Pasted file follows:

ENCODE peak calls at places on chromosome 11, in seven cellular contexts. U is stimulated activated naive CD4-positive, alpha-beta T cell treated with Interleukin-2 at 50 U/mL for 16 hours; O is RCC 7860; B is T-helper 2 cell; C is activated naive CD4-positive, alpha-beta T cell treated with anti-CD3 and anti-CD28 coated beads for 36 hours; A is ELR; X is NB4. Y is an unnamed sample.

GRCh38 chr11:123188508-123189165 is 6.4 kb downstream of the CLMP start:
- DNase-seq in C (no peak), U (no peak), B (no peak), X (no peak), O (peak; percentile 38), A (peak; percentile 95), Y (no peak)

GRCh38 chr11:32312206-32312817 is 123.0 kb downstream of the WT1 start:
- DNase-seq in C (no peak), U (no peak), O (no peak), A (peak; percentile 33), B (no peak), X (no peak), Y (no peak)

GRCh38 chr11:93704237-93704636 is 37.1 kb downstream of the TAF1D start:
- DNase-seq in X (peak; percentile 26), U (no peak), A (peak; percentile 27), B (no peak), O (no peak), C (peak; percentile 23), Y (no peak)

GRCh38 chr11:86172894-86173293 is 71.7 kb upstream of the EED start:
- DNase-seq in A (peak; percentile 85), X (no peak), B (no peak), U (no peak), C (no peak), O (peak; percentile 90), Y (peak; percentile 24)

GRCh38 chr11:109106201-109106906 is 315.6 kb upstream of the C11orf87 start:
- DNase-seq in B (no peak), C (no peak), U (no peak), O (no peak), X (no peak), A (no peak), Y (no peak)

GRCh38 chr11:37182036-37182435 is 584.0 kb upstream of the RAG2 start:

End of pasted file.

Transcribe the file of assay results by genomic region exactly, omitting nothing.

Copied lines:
ENCODE peak calls at places on chromosome 11, in seven cellular contexts. U is stimulated activated naive CD4-positive, alpha-beta T cell treated with Interleukin-2 at 50 U/mL for 16 hours; O is RCC 7860; B is T-helper 2 cell; C is activated naive CD4-positive, alpha-beta T cell treated with anti-CD3 and anti-CD28 coated beads for 36 hours; A is ELR; X is NB4. Y is an unnamed sample.

GRCh38 chr11:123188508-123189165 is 6.4 kb downstream of the CLMP start:
- DNase-seq in C (no peak), U (no peak), B (no peak), X (no peak), O (peak; percentile 38), A (peak; percentile 95), Y (no peak)

GRCh38 chr11:32312206-32312817 is 123.0 kb downstream of the WT1 start:
- DNase-seq in C (no peak), U (no peak), O (no peak), A (peak; percentile 33), B (no peak), X (no peak), Y (no peak)

GRCh38 chr11:93704237-93704636 is 37.1 kb downstream of the TAF1D start:
- DNase-seq in X (peak; percentile 26), U (no peak), A (peak; percentile 27), B (no peak), O (no peak), C (peak; percentile 23), Y (no peak)

GRCh38 chr11:86172894-86173293 is 71.7 kb upstream of the EED start:
- DNase-seq in A (peak; percentile 85), X (no peak), B (no peak), U (no peak), C (no peak), O (peak; percentile 90), Y (peak; percentile 24)

GRCh38 chr11:109106201-109106906 is 315.6 kb upstream of the C11orf87 start:
- DNase-seq in B (no peak), C (no peak), U (no peak), O (no peak), X (no peak), A (no peak), Y (no peak)

GRCh38 chr11:37182036-37182435 is 584.0 kb upstream of the RAG2 start: